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The Obama administration in its last few months is trying to push through some significant changes to eligibility for overtime pay. It’s been touted as a plan to boost wages, but in reality will kill jobs and derail career ambitions for many.

Changes to the Department of Labor overtime rule would dramatically — and immediately — expand eligibility for salaried employees.

Currently, salaried employees who earn $23,660 or less are eligible for overtime pay if they work more than 40 hours per week. The rule changes would more than double that salary threshold to $50,440.

This rule could have a chilling effect on employee job prospects because employers, particularly small-business owners, will be required to absorb the sizable new labor costs, or find other ways to reduce those costs.

Secretary of Labor Thomas Perez said about 5 million new workers will automatically become eligible, and that it would boost employee wages across the country by $1.3 billion. The Economic Policy Institute is even more generous, estimating some 13.5 million workers will have a new or stronger right to overtime pay.

But unless the Obama administration is planning to help employers pay for the rule with an infusion of cash into the economy via tax cuts or other measures to stimulate growth, it’s ridiculous to expect the higher pay demands will come without consequences.

The National Retail Federation estimates retailers would experience a $745 million impact and that 2 million employees would be affected.

Employers will be tempted to cut wages across the board to make up for the overtime costs, or cut the workforce and pay the remaining employees above the threshold.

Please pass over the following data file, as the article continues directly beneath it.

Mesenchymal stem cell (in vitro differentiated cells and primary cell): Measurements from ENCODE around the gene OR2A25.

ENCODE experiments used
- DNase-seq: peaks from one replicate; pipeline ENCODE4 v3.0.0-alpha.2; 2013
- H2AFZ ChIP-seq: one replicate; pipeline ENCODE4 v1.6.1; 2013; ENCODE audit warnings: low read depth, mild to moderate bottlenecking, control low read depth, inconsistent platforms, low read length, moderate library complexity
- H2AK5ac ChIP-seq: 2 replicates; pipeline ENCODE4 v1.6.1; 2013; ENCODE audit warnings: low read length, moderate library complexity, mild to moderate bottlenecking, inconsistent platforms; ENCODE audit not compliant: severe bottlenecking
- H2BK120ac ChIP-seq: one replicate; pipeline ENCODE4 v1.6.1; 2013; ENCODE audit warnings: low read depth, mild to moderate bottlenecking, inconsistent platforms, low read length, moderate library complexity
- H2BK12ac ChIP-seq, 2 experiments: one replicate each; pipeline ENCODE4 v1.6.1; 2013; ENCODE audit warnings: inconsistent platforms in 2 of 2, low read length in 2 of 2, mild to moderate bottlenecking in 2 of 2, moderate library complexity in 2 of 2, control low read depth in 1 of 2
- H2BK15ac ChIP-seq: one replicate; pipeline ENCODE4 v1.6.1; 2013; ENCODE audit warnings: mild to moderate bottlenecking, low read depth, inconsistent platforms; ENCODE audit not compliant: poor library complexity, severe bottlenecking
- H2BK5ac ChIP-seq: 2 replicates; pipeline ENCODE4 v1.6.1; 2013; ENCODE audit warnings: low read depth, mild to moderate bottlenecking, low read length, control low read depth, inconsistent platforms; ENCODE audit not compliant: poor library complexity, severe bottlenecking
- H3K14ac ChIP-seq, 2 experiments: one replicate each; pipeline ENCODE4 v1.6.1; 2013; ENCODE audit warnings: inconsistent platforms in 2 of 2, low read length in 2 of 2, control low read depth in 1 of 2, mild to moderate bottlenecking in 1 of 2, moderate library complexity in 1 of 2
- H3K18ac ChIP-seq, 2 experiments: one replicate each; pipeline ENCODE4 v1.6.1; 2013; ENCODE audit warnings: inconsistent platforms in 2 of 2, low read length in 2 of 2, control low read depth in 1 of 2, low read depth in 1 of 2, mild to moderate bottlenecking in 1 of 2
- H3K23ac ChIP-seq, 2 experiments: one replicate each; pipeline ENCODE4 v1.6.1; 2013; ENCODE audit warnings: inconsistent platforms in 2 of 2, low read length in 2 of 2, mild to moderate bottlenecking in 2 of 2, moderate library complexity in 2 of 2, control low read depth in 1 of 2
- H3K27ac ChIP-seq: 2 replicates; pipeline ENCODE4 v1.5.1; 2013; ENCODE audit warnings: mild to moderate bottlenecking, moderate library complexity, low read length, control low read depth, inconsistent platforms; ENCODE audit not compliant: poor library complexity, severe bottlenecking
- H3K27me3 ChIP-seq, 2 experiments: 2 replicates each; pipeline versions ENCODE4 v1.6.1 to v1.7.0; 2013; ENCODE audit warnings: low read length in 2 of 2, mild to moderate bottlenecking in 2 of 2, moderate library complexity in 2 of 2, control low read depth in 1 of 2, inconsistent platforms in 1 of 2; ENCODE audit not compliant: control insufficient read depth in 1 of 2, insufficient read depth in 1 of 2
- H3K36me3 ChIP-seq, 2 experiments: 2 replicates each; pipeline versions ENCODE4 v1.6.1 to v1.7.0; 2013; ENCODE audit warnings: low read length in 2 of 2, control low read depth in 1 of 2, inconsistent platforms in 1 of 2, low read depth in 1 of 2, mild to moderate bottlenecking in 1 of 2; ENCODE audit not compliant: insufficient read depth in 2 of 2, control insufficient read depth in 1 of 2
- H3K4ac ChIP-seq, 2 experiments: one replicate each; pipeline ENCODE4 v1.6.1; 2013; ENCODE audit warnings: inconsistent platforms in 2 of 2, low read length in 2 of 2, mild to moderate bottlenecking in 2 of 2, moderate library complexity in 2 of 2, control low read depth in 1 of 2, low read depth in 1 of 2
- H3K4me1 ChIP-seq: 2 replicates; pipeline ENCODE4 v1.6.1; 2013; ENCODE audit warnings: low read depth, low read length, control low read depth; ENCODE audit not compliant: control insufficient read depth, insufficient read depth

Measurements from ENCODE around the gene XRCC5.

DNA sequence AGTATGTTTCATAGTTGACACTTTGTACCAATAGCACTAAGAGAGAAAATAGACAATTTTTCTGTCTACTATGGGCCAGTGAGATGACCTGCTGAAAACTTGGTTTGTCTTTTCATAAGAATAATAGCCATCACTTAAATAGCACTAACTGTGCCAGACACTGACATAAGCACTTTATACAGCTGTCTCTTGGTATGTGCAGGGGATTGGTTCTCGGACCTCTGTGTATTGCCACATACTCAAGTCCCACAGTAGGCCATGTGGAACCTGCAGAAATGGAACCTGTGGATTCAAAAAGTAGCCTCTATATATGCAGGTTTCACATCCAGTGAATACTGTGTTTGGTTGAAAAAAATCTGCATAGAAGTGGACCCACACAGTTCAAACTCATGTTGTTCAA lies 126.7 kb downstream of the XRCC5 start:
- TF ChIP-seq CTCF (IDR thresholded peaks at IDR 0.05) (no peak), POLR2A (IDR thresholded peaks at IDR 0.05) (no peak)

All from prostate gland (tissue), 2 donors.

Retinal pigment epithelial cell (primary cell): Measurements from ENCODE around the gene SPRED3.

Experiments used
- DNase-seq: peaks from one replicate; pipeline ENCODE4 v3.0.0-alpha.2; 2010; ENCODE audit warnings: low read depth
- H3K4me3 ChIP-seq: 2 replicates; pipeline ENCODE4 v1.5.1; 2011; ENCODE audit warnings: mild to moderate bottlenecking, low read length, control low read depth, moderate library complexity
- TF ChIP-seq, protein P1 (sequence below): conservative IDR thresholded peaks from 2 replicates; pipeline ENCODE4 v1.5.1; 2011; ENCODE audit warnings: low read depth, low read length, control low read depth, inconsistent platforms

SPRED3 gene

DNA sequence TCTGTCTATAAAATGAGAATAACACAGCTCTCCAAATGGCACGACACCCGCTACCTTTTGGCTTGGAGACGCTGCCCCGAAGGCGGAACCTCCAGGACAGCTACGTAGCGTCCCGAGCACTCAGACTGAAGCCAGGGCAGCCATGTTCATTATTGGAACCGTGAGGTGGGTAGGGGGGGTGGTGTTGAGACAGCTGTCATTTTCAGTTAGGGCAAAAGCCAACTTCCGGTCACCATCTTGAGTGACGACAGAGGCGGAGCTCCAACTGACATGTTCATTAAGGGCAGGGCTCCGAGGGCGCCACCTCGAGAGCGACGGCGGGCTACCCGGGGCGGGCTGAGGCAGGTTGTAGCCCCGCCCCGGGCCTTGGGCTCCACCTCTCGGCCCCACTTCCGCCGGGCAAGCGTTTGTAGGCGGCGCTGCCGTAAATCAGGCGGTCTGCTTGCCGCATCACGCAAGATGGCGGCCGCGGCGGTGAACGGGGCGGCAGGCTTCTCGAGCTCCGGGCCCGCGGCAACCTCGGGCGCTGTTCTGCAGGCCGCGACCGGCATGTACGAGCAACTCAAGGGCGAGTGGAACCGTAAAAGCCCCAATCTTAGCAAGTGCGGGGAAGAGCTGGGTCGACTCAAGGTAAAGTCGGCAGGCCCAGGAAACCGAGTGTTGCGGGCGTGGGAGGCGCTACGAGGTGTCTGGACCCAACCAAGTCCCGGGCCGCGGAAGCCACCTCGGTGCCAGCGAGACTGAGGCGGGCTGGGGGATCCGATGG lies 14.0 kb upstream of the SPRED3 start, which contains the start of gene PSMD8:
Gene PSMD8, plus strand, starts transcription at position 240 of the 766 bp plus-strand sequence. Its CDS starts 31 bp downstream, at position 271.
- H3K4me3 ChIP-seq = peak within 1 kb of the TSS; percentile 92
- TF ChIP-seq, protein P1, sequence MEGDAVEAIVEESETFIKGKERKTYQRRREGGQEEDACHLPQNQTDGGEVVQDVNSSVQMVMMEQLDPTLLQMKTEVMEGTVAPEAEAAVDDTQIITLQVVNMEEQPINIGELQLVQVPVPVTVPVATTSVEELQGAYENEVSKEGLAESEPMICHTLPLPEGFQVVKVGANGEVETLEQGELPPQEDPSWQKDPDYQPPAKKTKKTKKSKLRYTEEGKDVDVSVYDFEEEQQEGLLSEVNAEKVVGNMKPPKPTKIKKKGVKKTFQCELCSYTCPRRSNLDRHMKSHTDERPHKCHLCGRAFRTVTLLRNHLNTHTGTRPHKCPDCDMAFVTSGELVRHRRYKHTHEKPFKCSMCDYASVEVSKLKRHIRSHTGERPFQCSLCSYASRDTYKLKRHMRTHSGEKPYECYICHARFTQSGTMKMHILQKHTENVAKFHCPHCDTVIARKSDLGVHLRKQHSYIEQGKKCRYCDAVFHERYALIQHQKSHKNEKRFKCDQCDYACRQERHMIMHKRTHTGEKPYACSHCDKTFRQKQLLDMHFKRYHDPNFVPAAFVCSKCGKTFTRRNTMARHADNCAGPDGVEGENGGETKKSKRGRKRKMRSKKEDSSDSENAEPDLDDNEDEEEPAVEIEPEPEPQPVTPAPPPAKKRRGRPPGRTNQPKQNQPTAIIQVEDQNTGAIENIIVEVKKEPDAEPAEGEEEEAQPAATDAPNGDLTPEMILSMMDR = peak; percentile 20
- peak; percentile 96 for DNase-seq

Other alternatives will be to hire more part-time employees — similar to what happened when Obamacare took effect and full-time employees became a new costly burden.

And for anyone with career ambitions, the rule changes will be a hindrance. Those on track for management positions might see positions downgraded or removed altogether to cut costs.

The changes are also a blow to employers’ ability to provide more flexible schedules for employees. That will disproportionately affect women, who are more likely than men to use workplace flex time if it’s available, according to the Families and Work Institute.

It also flies directly in the face of Obama’s stated concern for helping women succeed in the modern workplace.

Congress has a few options. A bill has been introduced to nullify the DOL’s proposed rule, but such legislation would surely face a presidential veto. And a Congressional Review Act, which gives Congress 60 days to pass a resolution of disapproval to overrule the regulation, is also a possibility. It, too, would be vetoed.

Alternatively, Congress could rule to defund implementation of the rule changes.

The Obama administration’s sound bites on boosting wages are not grounded in reality and insult the people whose livelihoods this rule change will affect.

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